To Have, or To Have-Not: Leadership, Policy, and Politics in a Divided Nation
Course enrollment will be available for this course once it is scheduled.
Socioeconomic inequality in the United States is greater today than it has been in the past 150 years. In that time, the gulf separating the rich from the poor has widened dramatically. This separation has complex causes and significant social consequences. Indeed, the recent election has demonstrated the extent to which the American populace is divided by class, race, and gender. These divisions intersect with one another, and with other identity-markers like sexuality, religion, and ethnicity, in ways that have implications for our socioeconomic social order. How has this social order taken shape, and why should we be so concerned about socioeconomic inequality? What roles do politics and public policy play in the production, reproduction, and remediation of these divides?
In this course, we will explore the many social and political causes and effects of socioeconomic inequality. Students will learn about the evolution of the American economy over the past fifty years that backgrounds contemporary issues of poverty and inequality. Through a series of readings and multimedia exploration, we will discuss how existing social institutions – such as family, marriage, religion, neighborhoods, schools, jobs, health and social services – contribute to the reproduction of inequality in our everyday lives. Part of this exploration will include a focused look into how political processes and public policies – past, present and future – shape socioeconomic inequality in the United States. Through a series of local and contemporary thematic case studies and guest speakers, students will learn how civic leaders and community organizers are making sense of and responding to the persistent economic inequality and whirlwind of political upheavals that has grasped our country. Together, we will strive to translate our knowledge into plans for social and political engagement in the future.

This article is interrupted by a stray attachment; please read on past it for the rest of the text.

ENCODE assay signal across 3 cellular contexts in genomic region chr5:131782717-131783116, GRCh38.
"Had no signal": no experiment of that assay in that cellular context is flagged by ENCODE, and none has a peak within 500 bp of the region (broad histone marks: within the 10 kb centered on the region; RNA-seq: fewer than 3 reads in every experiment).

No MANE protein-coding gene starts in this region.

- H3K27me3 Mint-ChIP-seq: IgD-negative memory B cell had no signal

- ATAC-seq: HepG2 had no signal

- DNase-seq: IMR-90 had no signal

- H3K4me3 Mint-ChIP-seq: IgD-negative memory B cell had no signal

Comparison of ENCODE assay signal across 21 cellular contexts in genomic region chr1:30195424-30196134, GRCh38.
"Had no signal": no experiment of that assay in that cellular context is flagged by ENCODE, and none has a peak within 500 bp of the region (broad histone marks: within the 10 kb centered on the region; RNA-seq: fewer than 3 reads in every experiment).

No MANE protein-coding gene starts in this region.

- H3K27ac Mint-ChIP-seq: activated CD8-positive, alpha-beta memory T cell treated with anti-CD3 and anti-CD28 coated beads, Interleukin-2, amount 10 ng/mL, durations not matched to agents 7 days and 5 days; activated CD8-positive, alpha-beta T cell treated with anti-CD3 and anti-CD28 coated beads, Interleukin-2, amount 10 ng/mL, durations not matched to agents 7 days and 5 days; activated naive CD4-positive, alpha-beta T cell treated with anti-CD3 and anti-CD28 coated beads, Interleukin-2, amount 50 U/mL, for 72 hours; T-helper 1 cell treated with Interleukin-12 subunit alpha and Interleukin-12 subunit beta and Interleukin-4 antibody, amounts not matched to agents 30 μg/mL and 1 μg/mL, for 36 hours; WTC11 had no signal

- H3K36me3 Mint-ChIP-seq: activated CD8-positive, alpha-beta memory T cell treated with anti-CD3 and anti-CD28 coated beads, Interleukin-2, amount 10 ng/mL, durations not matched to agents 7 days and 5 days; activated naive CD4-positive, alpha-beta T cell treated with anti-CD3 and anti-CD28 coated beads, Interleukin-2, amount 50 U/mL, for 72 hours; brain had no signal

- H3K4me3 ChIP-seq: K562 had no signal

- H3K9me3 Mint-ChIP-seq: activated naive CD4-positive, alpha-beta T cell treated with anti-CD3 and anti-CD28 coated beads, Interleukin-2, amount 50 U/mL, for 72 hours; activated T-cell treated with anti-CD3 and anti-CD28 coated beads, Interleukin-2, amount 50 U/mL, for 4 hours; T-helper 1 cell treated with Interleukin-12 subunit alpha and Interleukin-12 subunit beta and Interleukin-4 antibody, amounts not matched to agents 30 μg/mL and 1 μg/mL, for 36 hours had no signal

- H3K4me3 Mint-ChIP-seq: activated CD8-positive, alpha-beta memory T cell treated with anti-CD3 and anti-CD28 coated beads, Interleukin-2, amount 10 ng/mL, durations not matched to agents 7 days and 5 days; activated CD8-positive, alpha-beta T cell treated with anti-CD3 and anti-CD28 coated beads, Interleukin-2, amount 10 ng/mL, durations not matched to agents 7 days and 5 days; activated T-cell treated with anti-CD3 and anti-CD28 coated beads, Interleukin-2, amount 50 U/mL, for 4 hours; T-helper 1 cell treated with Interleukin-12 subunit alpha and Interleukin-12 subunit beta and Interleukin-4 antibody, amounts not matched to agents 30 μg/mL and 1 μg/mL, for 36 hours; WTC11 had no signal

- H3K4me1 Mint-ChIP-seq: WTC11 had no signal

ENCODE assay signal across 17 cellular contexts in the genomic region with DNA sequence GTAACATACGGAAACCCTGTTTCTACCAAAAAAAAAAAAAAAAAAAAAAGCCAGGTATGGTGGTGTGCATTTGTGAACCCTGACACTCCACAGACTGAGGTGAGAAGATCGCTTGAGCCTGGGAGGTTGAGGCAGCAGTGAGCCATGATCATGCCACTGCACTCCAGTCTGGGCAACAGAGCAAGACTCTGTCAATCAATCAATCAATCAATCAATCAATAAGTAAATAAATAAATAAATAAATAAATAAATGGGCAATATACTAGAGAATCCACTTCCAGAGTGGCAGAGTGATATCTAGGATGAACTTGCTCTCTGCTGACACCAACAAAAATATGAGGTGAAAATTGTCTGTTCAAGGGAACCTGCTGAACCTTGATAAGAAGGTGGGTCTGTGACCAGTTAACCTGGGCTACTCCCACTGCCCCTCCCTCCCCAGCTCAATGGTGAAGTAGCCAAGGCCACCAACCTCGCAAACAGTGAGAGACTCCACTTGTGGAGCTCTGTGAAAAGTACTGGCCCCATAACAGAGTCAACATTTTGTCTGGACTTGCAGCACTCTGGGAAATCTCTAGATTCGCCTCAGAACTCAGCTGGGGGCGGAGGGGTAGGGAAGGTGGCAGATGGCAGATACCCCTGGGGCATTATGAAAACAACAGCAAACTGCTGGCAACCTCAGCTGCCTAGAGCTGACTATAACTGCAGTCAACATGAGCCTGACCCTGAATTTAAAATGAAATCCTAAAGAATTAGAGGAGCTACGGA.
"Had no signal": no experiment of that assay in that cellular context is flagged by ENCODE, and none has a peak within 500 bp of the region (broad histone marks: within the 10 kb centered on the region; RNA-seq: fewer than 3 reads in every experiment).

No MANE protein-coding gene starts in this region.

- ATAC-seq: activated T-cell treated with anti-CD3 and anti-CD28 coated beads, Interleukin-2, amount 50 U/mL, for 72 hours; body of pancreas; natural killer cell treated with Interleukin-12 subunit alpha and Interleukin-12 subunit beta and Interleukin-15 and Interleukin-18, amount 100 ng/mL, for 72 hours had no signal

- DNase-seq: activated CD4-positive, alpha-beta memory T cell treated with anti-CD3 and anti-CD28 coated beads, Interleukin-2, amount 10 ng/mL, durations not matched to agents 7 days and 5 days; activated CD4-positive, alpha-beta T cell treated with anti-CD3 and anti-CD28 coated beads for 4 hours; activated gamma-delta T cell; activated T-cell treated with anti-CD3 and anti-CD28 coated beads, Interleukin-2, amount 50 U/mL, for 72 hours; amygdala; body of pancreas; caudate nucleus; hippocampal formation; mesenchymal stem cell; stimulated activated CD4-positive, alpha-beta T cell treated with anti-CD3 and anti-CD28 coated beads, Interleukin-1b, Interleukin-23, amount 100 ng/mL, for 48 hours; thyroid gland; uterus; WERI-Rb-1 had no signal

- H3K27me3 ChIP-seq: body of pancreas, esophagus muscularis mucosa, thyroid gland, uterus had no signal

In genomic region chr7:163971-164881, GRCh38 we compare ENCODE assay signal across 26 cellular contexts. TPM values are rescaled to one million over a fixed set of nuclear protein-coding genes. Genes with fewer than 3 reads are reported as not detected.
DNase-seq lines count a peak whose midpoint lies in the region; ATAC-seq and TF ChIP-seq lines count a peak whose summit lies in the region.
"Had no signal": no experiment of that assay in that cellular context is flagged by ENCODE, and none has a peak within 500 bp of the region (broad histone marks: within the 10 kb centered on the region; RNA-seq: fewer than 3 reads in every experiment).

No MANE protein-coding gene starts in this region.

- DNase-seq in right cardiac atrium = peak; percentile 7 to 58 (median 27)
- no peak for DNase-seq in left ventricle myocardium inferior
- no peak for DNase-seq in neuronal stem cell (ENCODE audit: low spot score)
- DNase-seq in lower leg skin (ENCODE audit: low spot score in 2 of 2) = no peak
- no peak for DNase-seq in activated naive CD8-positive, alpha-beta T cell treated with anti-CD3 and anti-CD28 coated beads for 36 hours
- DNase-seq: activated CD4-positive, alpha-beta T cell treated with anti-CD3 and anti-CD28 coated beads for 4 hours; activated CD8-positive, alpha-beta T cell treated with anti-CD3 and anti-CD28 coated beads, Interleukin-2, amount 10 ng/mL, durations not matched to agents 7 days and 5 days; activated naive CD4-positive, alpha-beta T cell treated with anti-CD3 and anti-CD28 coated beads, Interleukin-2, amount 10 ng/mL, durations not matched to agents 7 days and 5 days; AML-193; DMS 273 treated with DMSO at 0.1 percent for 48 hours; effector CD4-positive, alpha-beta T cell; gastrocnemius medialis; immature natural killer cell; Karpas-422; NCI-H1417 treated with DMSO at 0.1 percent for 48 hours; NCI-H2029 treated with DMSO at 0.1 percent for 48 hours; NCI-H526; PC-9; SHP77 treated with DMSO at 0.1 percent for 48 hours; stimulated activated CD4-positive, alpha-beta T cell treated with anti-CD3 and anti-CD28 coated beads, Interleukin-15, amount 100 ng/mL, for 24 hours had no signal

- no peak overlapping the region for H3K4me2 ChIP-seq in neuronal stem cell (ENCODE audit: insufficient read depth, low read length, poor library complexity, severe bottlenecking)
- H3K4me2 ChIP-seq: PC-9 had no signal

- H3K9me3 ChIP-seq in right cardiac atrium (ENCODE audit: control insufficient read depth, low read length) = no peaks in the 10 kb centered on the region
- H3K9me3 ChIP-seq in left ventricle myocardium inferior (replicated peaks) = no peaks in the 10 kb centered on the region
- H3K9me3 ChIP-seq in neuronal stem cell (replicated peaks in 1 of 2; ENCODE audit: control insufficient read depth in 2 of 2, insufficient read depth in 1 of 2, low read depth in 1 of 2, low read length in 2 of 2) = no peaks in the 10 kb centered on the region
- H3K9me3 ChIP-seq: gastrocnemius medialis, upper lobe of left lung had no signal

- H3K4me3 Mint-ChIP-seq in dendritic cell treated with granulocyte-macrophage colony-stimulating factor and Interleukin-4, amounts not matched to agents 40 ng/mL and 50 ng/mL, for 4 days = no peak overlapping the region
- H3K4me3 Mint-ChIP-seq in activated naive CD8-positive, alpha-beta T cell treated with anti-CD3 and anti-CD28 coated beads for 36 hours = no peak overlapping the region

Students will come away from this class with the ability to think critically about economic inequality and the role of public policy. They will learn about how efforts to create positive social change play out in practice and how their understanding of economic inequality and poverty can become actionable within their home communities through their Action Plans. This course will be of particular interests to students interested in academic study and careers in politics, public policy, and social justice.
This course is part of the Leadership Institute program, a 2-week immersive experience with busy days. Our mission is to help students develop and apply the knowledge, skills, and attitudes associated with effective and socially responsible leadership. The Leadership Institute consists of three elements: academic content, leadership development, and the Action Plan. Participants are intellectually curious and compassionate students who are interested in social issues and creating positive change.
Additional programmatic information can be found here